As a result, we are now seeing products developed through cooperation among the Group’s various divisions.
Kewpie Mirai Tamago Foundation established to contribute to society through food
Having inherited the spirit of its founder, Toichiro Nakashima, who aspired to contribute to society through food, the Kewpie Group goes beyond its regular business activities to engage proactively in social contribution initiatives such as food educational activities.
In 2017 we established Kewpie Mirai Tamago Foundation to support organizations devoted to food education and creation of spaces where children can feel at home . In so doing, we aspired to augment pursuit of our own existing initiatives by facilitating social contributions that would be impossible for us to achieve on our own.
Established Guangzhou Kewpie Corporation in China and Kewpie Philippines, Inc. in the Philippines
In 2018 we established Guangzhou Kewpie Corporation in China, seeking to boost the production capacity of our Chinese business and accelerate market development in the rapidly growing South China area. In the same year, we established Kewpie Philippines, Inc. as the importing and marketing base for Kewpie Group products in the Philippines.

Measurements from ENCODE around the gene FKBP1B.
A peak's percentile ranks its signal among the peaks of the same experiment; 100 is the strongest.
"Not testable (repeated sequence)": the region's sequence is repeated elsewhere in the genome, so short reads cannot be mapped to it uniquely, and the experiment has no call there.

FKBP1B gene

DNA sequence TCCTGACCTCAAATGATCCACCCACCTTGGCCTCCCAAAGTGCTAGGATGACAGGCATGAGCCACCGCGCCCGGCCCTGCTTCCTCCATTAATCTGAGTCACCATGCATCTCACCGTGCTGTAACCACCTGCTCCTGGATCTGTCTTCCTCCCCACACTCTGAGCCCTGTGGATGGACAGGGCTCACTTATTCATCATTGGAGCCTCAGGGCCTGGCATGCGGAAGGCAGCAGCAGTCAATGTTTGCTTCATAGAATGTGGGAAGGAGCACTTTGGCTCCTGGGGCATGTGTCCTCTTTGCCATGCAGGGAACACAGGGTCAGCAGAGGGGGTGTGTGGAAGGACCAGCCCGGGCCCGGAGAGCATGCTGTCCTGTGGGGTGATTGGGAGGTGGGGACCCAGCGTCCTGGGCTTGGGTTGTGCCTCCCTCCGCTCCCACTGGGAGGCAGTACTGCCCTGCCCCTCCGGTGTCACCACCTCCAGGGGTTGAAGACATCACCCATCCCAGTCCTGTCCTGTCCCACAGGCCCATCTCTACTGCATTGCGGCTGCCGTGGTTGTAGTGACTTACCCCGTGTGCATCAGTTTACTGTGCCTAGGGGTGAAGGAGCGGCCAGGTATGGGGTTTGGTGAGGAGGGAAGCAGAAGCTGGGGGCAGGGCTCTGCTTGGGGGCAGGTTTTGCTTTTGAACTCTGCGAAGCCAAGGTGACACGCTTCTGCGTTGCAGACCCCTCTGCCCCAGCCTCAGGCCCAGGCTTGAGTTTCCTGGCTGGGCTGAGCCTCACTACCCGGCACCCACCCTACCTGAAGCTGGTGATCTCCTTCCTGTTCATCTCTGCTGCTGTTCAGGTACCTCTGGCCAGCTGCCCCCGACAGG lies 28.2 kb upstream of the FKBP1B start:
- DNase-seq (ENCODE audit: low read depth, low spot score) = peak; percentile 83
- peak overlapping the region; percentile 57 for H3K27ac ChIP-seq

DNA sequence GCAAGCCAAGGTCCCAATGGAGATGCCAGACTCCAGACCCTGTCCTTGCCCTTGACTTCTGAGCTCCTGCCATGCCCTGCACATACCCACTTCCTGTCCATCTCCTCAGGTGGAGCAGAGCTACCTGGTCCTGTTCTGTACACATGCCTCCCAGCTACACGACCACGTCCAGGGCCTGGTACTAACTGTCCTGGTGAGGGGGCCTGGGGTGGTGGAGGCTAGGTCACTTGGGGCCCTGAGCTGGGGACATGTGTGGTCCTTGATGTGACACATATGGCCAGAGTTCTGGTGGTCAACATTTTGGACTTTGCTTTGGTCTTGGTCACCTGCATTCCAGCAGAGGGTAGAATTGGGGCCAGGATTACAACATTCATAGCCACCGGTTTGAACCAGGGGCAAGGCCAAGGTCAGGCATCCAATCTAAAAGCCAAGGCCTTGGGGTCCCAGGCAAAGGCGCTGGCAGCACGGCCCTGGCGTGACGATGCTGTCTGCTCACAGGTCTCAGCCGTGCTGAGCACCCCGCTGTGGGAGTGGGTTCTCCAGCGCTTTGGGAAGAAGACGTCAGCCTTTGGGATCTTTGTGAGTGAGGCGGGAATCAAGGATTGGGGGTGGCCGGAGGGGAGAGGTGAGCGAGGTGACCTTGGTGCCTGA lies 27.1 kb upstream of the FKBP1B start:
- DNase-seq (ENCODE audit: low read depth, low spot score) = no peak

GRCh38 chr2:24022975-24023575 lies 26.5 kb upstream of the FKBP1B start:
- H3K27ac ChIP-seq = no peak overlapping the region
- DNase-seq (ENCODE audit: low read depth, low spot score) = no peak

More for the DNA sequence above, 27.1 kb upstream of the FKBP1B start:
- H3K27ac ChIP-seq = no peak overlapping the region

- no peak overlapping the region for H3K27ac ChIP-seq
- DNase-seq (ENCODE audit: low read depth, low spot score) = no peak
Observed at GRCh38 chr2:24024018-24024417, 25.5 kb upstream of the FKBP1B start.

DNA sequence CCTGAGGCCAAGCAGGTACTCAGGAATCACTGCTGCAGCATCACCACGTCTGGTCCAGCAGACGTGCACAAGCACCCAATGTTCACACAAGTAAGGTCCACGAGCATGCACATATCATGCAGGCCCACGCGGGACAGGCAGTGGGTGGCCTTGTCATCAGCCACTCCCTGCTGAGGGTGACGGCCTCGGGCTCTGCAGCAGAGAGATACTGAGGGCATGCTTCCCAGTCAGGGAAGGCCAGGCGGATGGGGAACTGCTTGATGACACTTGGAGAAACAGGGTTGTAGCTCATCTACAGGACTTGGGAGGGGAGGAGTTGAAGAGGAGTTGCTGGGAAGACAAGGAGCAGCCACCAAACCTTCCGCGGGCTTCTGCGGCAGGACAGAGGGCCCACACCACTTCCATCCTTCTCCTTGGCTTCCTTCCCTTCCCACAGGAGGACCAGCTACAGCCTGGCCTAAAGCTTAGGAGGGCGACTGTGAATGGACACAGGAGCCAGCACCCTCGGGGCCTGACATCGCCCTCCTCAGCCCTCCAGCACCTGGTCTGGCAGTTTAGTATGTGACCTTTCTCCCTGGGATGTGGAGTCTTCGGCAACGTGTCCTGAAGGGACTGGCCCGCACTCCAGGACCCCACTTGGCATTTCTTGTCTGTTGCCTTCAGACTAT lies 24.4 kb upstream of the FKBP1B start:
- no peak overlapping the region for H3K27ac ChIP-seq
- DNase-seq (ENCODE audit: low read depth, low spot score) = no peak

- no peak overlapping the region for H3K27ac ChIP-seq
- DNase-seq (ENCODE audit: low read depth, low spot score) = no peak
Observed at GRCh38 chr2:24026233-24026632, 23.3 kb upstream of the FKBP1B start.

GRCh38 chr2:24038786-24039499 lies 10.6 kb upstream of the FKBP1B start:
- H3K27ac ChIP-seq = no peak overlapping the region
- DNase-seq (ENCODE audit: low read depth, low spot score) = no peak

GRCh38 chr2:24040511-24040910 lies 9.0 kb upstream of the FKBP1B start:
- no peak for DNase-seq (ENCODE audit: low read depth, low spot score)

Looking ahead, we will continue to combine cultivation of the domestic market with further development of our operations overseas to bring smiles to the world’s dining tables.
Targeting the next 100 years
Since its founding in 1919 Kewpie has cherished its founder’s dedication to valuing customers’ health.
As we target the next 100 years, we will maintain that dedication while embarking on further new endeavors, aiming to be a company that empowers employees of all kinds to play an active role and continue developing.
Company founding
Company founding
Company founding
Company founding
Post-war recovery
Post-war recovery
Growth period
Growth period
Growth period
Growth period
Growth period
Growth period
Diversification
Diversification
Diversification
Diversification
Diversification
Diversification
Further endeavor
Further endeavor
Further endeavor
Further endeavor
Further endeavor
Further endeavor